All good things must come to an end, and in 2021, the 26% federal tax credit will step down to 22%. In 2022, the credit is scheduled to drop to 10% for commercial solar projects and go away completely for residential solar, making now the time to invest in solar energy if you want to save money on your taxes.
The good news is businesses and farmers can secure the 26% credit now by taking advantage of the safe harbor provision.
The safe harbor provision allows commercial solar projects to take advantage of 2020’s 26% tax credit, even if their system can’t be installed until the following year(s).
What Is The Safe Harbor Provision For Solar Energy?
In order to get the solar tax credit, your solar system must be installed and energized in the year you’re claiming the tax credit. However, since this might not be possible with the end of the year quickly approaching, the safe harbor provision allows you to secure the 26% federal tax credit now even if your solar installation won’t be completed this year. However, there are a few steps you will need to complete in order to receive the 26% tax credit rate.
How Do I Comply With The Safe Harbor Provision?
If you’re a business or farm looking to install a solar system, you can take advantage of the full 26% tax credit in 2020 if your solar system is completed within three years of 2020 (by 2023) and you fulfill the requirements in one of the following two options:
Option 1: Paying at least 5% of the system’s cost before 2021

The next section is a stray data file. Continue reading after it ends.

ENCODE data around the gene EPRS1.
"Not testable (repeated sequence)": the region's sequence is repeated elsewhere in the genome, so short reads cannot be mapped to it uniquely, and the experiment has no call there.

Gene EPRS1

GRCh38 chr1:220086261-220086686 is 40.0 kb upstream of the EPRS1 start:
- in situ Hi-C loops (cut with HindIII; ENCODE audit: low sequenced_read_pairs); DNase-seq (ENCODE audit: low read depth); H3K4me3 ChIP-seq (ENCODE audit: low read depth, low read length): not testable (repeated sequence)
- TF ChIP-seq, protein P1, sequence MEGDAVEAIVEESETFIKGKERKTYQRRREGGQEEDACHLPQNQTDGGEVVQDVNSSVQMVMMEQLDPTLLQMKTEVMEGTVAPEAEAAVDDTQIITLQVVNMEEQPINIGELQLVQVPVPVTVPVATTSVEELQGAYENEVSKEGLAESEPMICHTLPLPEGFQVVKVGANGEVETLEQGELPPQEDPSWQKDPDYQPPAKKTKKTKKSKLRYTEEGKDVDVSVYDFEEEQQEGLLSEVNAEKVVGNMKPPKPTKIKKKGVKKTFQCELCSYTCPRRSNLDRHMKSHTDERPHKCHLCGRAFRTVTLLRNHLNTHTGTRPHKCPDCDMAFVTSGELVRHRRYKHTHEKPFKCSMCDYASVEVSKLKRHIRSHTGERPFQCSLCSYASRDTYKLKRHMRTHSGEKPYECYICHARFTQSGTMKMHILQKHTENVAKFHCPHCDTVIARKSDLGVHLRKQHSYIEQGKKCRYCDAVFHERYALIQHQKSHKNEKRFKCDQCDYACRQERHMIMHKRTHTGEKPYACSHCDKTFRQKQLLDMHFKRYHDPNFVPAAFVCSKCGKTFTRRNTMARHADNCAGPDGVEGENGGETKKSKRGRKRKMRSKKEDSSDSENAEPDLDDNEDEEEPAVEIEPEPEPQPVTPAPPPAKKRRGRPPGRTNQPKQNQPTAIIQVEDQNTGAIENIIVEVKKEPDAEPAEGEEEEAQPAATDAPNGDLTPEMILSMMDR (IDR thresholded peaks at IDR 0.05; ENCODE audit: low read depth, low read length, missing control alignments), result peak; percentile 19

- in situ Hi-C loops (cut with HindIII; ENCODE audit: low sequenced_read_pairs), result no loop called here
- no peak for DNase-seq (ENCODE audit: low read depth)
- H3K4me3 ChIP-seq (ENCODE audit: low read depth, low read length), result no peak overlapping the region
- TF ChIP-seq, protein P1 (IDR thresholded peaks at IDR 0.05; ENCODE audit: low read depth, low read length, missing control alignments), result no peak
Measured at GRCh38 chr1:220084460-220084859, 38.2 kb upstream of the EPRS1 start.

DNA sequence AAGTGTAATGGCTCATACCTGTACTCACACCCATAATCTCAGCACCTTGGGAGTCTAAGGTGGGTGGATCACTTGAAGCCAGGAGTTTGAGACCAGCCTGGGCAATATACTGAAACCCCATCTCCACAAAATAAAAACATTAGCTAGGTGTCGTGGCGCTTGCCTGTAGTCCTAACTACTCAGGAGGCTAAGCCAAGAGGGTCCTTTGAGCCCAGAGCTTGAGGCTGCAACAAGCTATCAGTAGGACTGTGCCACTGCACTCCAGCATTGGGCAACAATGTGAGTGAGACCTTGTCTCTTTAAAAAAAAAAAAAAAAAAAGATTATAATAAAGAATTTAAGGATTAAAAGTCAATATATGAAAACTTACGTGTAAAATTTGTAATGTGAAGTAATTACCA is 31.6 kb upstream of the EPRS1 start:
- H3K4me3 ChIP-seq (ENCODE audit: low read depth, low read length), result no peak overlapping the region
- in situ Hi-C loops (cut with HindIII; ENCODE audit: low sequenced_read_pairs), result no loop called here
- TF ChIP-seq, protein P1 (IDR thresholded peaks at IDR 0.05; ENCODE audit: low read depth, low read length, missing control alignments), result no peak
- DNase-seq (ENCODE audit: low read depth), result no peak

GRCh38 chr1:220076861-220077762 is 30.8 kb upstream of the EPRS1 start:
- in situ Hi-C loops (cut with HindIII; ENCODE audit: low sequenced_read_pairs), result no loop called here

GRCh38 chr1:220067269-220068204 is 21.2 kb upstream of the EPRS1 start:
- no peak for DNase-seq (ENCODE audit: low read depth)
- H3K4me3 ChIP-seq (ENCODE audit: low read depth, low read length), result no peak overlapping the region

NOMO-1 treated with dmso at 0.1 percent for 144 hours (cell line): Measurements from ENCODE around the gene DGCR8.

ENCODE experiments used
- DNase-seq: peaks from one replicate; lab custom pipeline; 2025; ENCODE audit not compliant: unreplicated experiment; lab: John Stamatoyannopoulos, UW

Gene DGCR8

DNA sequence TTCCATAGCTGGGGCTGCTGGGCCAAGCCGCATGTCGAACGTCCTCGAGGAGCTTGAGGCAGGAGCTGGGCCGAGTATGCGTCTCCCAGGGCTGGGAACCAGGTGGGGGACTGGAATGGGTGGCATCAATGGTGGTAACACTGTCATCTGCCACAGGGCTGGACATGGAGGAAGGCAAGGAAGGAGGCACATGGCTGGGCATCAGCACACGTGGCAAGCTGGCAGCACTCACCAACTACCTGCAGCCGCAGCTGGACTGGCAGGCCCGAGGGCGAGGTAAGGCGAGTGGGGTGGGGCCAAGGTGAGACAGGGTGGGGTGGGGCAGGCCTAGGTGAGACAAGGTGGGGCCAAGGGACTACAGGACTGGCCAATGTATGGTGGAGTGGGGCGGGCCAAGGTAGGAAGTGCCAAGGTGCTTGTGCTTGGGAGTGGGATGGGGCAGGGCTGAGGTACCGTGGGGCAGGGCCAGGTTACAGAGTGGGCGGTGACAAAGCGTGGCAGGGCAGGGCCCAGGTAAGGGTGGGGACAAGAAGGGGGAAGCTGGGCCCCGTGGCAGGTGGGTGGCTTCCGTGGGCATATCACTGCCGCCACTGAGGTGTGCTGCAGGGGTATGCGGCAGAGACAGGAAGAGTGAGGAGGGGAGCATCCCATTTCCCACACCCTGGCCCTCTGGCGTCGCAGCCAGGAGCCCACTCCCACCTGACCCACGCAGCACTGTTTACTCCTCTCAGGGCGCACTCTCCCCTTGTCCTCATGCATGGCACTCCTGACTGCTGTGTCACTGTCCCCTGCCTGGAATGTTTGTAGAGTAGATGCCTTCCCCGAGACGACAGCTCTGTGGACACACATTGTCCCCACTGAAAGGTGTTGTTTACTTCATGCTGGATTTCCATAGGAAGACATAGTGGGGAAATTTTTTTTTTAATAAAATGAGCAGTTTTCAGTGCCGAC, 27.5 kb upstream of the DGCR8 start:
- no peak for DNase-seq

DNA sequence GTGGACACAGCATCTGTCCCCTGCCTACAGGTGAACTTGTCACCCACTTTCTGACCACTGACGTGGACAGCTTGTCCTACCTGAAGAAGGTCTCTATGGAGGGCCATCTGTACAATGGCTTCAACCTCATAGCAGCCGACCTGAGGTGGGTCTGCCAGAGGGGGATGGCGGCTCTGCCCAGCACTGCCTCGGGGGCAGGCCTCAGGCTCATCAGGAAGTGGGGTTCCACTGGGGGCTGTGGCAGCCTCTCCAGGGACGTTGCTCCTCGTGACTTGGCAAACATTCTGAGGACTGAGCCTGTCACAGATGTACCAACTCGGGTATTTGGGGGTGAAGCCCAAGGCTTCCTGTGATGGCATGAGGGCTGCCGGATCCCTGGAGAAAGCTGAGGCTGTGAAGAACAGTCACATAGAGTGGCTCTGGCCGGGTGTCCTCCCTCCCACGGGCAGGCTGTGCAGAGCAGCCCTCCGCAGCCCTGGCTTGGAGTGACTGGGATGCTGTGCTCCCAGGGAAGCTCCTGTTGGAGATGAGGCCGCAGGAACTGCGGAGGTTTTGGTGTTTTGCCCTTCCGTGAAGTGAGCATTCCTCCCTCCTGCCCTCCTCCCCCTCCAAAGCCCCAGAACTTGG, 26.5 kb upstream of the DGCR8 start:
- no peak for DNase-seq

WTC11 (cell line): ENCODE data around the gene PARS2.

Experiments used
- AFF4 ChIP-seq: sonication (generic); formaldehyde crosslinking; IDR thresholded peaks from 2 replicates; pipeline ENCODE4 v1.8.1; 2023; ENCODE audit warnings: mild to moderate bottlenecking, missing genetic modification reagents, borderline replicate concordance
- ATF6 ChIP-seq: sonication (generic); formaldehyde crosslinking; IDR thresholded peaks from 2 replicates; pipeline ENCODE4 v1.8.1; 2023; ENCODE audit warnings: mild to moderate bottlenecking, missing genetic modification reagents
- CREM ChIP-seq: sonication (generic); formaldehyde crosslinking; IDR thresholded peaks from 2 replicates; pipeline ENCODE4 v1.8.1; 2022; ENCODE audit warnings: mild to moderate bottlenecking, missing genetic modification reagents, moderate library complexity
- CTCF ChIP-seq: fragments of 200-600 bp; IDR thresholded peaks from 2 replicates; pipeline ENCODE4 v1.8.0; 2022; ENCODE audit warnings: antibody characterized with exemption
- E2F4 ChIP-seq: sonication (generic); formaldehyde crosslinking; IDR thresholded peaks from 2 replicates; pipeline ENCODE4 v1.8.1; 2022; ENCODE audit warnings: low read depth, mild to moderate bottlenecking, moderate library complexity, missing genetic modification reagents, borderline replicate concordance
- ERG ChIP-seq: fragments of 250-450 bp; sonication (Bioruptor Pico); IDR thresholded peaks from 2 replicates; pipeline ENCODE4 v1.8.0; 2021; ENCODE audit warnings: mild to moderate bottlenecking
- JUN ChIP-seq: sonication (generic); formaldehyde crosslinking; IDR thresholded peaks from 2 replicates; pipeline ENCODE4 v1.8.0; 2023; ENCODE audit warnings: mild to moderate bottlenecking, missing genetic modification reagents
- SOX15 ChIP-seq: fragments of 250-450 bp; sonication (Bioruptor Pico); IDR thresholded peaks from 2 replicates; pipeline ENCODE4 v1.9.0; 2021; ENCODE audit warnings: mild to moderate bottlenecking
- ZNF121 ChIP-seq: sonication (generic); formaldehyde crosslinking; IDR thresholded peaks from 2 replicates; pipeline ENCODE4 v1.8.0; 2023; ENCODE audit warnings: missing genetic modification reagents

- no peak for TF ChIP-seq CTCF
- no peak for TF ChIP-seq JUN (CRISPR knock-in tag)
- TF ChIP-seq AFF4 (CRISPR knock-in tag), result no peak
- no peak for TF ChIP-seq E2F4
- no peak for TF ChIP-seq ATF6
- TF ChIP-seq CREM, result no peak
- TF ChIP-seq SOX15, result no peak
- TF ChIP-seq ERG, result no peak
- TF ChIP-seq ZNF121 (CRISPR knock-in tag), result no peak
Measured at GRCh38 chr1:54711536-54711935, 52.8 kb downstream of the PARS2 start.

Option 2: Beginning construction on the project before 2021 and with continuous work (recommended for very large projects only)
Safe Harbor Option 1: The 5% Investment
For this option, you must pay at least 5% of the project’s total cost in 2020. The solar installer must use that 5% deposit for legitimate project costs before the stroke of midnight on January 1, 2021. That payment is non-refundable, even if you decide later on down the road that you do not want to install the system.
What costs could be covered by your 5% investment? They could be anything like engineering; permitting; interconnection fees and applications; utility upgrades or new services; or materials for your system, like racking, inverters, or modules. Which of these options is dependent on the timing, your system, and your situation.
Engineering, permitting, interconnection, utility upgrades, and new services can take some time to complete. If there are only a few weeks left in 2020, it may not be possible to put the necessary work in place. If it is later in the year, it may be possible to purchase products instead. However, solar products will likely be in tight supply, which is why we are doing what we can now to prepare for the demand.
However, there is a downside to using the 5% investment to purchase materials for your system. The customer will be responsible for storing the equipment until the project is installed, which for some businesses, can be a challenge. Delivery of the project is able to be delayed through Mid-March of 2021, however, while still complying with the safe harbor. Which is best depends on your project and situation, as well as how long after 2020 your system will be installed.
The Risks of This Method